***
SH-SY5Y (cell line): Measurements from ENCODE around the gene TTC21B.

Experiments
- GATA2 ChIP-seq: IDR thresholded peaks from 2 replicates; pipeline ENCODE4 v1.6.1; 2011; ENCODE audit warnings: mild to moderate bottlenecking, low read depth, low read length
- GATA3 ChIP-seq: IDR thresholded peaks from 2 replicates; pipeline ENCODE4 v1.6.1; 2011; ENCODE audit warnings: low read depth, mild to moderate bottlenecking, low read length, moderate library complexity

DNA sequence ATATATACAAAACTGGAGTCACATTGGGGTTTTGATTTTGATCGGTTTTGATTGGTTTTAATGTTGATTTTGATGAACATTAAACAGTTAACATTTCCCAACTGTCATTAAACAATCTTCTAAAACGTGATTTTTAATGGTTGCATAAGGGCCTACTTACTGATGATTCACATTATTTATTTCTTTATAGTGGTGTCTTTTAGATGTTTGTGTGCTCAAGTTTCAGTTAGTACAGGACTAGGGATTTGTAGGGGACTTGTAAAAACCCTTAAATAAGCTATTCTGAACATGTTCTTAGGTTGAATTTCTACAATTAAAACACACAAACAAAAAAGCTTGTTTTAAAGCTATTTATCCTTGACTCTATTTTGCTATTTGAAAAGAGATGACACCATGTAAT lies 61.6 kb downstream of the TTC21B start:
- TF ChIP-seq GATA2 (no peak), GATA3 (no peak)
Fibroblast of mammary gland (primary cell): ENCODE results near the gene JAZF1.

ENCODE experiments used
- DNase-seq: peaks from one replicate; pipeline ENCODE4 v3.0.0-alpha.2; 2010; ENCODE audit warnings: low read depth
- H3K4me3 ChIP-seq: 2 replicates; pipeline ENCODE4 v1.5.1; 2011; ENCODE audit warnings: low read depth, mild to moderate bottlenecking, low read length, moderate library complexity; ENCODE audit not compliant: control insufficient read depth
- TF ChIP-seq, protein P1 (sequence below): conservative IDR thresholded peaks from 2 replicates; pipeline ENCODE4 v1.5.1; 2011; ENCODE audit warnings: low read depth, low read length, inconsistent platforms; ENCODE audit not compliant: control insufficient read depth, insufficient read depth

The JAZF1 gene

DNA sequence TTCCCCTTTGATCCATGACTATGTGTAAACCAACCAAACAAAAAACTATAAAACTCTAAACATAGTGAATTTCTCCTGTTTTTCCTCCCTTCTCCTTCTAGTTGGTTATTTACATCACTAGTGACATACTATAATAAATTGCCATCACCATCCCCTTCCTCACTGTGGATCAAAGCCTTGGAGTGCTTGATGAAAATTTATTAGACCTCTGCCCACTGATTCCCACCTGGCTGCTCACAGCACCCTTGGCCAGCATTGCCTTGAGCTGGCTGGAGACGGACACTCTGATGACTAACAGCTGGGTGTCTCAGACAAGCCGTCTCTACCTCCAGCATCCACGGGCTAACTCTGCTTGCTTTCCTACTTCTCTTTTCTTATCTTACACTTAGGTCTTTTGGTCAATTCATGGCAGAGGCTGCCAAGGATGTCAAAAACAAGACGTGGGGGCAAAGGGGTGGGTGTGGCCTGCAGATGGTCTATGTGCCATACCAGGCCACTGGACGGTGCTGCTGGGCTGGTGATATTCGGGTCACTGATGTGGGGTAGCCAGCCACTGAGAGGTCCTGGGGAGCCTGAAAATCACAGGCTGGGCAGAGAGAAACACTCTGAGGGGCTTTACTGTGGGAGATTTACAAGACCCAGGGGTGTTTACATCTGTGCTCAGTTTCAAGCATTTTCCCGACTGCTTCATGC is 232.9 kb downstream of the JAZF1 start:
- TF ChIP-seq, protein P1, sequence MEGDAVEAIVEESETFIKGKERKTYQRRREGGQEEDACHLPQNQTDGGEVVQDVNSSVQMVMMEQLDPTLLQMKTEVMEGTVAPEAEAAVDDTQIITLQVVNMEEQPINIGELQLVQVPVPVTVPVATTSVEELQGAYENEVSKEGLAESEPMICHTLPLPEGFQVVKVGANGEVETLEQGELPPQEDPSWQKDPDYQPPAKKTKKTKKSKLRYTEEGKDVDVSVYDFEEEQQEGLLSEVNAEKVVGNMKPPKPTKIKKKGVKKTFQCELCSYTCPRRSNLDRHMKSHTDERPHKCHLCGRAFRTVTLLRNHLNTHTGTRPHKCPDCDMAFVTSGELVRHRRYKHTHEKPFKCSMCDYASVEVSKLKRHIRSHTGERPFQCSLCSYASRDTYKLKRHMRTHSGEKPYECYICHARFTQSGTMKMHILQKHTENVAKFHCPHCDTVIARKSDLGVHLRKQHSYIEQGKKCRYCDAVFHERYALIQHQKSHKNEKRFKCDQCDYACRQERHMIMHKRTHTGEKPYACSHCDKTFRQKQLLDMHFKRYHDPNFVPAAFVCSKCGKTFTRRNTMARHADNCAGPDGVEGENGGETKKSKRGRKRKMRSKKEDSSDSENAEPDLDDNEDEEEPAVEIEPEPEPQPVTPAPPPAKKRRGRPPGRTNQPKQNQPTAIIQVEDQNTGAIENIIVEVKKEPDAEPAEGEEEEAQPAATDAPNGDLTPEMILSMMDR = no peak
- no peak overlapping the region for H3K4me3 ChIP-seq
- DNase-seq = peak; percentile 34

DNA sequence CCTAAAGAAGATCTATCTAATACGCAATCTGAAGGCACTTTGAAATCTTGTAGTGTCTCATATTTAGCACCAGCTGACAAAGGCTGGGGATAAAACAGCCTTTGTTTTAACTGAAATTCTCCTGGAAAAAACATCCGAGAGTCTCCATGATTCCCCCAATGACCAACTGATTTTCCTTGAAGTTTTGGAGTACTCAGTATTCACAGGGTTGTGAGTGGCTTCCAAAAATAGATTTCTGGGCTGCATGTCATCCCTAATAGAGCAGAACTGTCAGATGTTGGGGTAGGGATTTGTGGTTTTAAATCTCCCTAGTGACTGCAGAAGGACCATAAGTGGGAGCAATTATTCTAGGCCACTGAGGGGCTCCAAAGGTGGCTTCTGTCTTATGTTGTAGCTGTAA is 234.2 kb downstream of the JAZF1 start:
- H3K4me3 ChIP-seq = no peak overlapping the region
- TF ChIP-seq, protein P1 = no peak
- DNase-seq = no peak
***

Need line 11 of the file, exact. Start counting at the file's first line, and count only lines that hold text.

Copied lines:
- TF ChIP-seq, protein P1 (sequence below): conservative IDR thresholded peaks from 2 replicates; pipeline ENCODE4 v1.5.1; 2011; ENCODE audit warnings: low read depth, low read length, inconsistent platforms; ENCODE audit not compliant: control insufficient read depth, insufficient read depth